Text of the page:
Game and Fish officials say a prairie dog in northern Arizona tested positive for plague last month, and warn that monsoon moisture can bring increased exposure to other insect-borne diseases.
According to a July 27 release from the Arizona Game and Fish Department, earlier in July, a dead prairie dog in Coconino County tested positive for plague. Officials did not give an exact location where the animal was found.
"These diseases can have a devastating impact on Arizona's wildlife, causing die-offs in rabbits, rodents, squirrels, and prairie dogs," said veterinarian Anne Justice-Allen.
Plague is carried by infected fleas, which spread the disease through host animals.
The fleas can reportedly survive in burrows after their host dies, and attach themselves to the next host that comes along. Badgers, coyotes, and foxes are also host to fleas and could contribute to the spread of an outbreak because they travel further distances.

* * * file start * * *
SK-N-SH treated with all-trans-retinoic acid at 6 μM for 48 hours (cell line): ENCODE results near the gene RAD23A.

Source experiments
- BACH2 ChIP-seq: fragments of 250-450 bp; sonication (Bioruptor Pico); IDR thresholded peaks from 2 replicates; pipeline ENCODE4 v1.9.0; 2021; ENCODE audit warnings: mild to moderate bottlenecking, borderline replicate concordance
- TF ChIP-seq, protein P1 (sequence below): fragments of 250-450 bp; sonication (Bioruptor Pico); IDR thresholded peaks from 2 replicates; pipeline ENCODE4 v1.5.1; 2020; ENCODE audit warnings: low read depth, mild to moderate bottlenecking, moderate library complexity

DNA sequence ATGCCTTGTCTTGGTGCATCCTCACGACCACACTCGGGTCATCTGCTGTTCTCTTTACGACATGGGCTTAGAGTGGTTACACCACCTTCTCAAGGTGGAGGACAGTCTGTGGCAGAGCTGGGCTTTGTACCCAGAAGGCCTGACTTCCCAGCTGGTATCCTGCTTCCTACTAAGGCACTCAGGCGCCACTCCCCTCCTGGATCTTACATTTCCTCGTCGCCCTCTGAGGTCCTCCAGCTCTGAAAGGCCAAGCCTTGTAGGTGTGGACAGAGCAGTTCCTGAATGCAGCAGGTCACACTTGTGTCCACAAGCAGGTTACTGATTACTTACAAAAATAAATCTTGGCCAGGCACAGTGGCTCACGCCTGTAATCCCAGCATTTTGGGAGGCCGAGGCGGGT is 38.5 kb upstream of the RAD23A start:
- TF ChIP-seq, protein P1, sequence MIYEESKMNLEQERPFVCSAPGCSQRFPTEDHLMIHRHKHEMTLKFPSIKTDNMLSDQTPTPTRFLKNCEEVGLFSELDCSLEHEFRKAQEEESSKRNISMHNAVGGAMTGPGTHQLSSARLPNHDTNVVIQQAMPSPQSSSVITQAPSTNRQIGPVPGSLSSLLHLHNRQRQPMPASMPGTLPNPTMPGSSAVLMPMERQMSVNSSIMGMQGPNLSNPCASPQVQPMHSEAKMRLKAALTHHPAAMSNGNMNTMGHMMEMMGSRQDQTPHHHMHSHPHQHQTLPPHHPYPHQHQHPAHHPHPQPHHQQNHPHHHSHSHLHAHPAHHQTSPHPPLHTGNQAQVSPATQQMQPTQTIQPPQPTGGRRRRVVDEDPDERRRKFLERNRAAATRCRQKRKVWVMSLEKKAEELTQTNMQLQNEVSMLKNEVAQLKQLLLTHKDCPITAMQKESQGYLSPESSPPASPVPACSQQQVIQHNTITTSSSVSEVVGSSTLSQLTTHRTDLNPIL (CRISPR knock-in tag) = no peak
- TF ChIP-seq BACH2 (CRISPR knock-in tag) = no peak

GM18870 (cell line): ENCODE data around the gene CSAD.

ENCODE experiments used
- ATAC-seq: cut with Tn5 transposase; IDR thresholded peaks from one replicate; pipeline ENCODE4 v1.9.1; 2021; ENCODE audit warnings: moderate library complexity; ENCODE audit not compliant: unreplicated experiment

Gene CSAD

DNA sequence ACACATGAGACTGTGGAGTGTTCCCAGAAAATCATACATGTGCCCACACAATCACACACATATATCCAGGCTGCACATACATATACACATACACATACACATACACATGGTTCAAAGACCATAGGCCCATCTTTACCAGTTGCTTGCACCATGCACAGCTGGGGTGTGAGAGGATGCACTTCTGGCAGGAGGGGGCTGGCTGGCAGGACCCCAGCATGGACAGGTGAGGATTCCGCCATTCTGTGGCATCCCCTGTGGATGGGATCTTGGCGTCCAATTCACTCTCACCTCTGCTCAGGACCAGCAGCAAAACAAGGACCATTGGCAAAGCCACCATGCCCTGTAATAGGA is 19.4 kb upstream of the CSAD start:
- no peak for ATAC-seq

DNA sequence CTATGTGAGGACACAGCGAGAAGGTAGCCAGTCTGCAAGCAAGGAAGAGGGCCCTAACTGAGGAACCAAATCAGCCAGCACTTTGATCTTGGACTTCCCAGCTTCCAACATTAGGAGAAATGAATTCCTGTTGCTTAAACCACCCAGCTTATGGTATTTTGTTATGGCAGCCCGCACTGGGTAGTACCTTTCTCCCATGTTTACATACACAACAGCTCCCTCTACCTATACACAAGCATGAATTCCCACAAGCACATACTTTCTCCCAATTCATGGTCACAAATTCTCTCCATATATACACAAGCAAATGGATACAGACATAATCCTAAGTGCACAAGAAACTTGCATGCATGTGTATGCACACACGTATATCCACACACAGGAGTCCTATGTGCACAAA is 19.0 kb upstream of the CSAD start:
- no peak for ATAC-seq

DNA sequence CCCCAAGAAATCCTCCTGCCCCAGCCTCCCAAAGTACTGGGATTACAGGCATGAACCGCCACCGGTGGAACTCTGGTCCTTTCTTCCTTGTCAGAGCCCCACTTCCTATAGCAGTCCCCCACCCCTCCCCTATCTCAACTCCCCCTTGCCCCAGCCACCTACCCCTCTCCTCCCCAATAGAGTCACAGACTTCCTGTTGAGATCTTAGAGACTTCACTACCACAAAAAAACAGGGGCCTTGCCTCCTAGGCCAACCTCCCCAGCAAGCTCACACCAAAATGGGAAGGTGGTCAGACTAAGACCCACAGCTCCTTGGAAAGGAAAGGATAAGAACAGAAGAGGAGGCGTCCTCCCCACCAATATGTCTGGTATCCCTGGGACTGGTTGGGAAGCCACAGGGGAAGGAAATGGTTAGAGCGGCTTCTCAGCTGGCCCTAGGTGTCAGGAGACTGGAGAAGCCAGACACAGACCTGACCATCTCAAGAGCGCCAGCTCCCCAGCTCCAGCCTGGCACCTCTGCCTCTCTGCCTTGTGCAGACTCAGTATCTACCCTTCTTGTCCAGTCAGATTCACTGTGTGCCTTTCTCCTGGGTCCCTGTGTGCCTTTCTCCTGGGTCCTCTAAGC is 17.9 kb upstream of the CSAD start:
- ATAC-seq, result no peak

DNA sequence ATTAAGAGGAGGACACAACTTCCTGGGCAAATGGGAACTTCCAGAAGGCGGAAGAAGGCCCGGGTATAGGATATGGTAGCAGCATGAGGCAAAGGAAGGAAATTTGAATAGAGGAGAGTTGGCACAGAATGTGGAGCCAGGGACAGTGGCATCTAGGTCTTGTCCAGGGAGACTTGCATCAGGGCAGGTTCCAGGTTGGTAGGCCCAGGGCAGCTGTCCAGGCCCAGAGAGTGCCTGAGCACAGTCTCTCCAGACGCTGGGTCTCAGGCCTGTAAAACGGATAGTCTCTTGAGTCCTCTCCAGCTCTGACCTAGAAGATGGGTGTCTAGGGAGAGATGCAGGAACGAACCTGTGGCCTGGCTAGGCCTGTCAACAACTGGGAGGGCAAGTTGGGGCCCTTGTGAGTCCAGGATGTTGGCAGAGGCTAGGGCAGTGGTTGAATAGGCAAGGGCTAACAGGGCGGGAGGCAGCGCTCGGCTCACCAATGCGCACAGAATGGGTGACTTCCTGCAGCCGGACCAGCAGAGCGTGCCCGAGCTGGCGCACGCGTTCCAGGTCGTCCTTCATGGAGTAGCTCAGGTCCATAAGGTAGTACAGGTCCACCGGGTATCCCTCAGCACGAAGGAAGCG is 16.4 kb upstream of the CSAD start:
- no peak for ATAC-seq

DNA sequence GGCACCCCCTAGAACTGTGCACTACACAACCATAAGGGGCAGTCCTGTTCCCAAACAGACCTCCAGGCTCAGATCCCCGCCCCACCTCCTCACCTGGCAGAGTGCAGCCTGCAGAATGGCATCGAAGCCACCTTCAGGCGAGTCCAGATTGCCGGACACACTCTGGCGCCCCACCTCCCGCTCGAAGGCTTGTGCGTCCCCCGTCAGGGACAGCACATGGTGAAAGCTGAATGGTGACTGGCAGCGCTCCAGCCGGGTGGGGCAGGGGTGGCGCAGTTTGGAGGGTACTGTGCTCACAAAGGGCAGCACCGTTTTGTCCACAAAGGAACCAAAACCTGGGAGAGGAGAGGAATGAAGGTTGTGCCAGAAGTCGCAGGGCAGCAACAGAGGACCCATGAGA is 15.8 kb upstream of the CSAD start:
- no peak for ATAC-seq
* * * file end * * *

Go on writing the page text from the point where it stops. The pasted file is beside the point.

In August 2017, health officials found fleas in the Doney Park and Red Lake areas that tested positive for the disease. Officials at the time said the plague is endemic in Coconino County, and they would be continuing to test in the area and monitor the situation.
Game and Fish released the following tips for those in areas where the plague and/or rodents are present:
- Do not handle sick or dead animals.
- Prevent pets from roaming loose. Pets can pick up the infected fleas, so de-flea pets routinely.
- Avoid rodent burrows and fleas.
- Use insect repellents when visiting or working in areas where plague might be active or rodents might be present (campers, hikers, woodcutters, and hunters).
- Wear rubber gloves and other protection when cleaning and skinning wild animals.
Do not camp next to rodent burrows and avoid sleeping directly on the ground.